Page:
paid by the administrator of Jesse Oates' estate.

This week's writing prompt for #52ancestors is 
work.  I choose to write about Mitchell Giddens as one of the few documented facts about Mitchell is his occupation of shoemaker. 

December 25, 1833 - Sale of shoes, by Mitchell Giddens, as well as patching, mending,
and adding soles to shoes for John L. Clifton. 


According to a handwritten record from another family member's research, Mitchell was born on October 12, 1802, and died on December 18, 1852.  Dates for other family members have been accurate so I can only assume this is correct. I suspect these dates were copied from a Bible, but I may never know. 

Mitchell was born the year his father died in Wayne County, North Carolina. Mitchell's mother was thought to be Sarah Taylor. John's estate was divided equally between his wife and eight children. Six of Mitchell's siblings have been documented; Isaac, John, Jacob, David, Elizabeth, and Abram/Abraham. An eighth sibling has not been identified.  Mitchell's mother married Jesse Flowers prior to 1810.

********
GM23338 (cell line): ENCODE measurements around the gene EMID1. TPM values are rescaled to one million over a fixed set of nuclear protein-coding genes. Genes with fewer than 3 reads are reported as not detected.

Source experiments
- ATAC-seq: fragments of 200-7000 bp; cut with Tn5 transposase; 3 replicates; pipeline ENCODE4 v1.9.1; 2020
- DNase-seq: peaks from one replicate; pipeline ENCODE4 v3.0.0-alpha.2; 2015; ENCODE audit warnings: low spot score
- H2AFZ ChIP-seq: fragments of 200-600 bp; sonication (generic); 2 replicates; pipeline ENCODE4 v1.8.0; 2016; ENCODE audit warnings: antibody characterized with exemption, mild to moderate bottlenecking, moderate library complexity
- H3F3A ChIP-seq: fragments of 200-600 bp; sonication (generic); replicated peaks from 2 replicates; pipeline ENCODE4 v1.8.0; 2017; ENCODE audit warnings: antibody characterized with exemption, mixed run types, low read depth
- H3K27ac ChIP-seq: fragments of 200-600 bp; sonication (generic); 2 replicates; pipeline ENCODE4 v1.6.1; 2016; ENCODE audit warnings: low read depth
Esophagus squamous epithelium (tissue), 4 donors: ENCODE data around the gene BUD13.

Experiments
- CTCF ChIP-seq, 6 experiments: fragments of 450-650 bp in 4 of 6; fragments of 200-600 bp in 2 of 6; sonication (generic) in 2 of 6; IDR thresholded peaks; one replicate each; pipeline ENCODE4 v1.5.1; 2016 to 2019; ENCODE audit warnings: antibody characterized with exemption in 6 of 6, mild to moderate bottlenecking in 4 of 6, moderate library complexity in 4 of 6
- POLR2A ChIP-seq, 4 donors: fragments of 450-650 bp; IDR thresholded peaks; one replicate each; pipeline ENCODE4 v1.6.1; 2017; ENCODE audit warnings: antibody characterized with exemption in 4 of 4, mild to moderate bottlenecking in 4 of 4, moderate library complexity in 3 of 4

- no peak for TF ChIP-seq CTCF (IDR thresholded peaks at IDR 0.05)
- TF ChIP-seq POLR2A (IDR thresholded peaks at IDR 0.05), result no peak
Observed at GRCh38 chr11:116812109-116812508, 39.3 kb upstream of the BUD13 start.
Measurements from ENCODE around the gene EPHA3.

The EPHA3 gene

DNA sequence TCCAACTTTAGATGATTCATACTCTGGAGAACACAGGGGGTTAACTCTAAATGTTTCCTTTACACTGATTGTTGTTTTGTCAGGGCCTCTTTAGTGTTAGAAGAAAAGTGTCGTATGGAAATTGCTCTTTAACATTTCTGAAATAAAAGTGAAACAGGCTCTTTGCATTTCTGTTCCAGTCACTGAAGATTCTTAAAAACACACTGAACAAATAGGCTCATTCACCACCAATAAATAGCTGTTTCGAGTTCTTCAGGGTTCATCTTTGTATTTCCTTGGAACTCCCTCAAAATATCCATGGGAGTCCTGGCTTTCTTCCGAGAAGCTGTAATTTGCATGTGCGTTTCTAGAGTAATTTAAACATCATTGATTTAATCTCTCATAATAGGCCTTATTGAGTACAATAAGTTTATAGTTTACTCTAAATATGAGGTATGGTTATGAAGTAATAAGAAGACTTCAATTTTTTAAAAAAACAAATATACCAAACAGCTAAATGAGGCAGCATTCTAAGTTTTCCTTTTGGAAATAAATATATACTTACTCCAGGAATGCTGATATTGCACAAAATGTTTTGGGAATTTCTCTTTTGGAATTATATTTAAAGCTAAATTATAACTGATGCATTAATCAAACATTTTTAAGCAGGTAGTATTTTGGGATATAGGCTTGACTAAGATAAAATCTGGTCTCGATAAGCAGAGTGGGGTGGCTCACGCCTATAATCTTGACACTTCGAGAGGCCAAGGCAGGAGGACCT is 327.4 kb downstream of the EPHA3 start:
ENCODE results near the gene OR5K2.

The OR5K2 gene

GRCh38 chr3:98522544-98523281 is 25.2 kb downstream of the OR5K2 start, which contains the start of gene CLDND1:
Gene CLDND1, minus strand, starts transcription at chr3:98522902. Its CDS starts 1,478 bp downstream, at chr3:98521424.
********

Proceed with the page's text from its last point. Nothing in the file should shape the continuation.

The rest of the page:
Mitchell and at least two of his siblings were minors when their father died.
Court records were found showing Jesse Flowers, their mother's husband,
was appointed guardian. However, there appeared to be some
mismanagement of the children's inheritance and Stephen Smith
was appointed guardian of the children. 

In 1835, Mitchell witnessed the will of Bryan King in Sampson County. Mitchell was living in the Buck Swamp district of Wayne County in 1840 and the census indicated he had a wife and three young children under the age of 5. Mitchell was to married Letisha Britt, daughter of William C. Britt and Patience Bell. No marriage record has been found.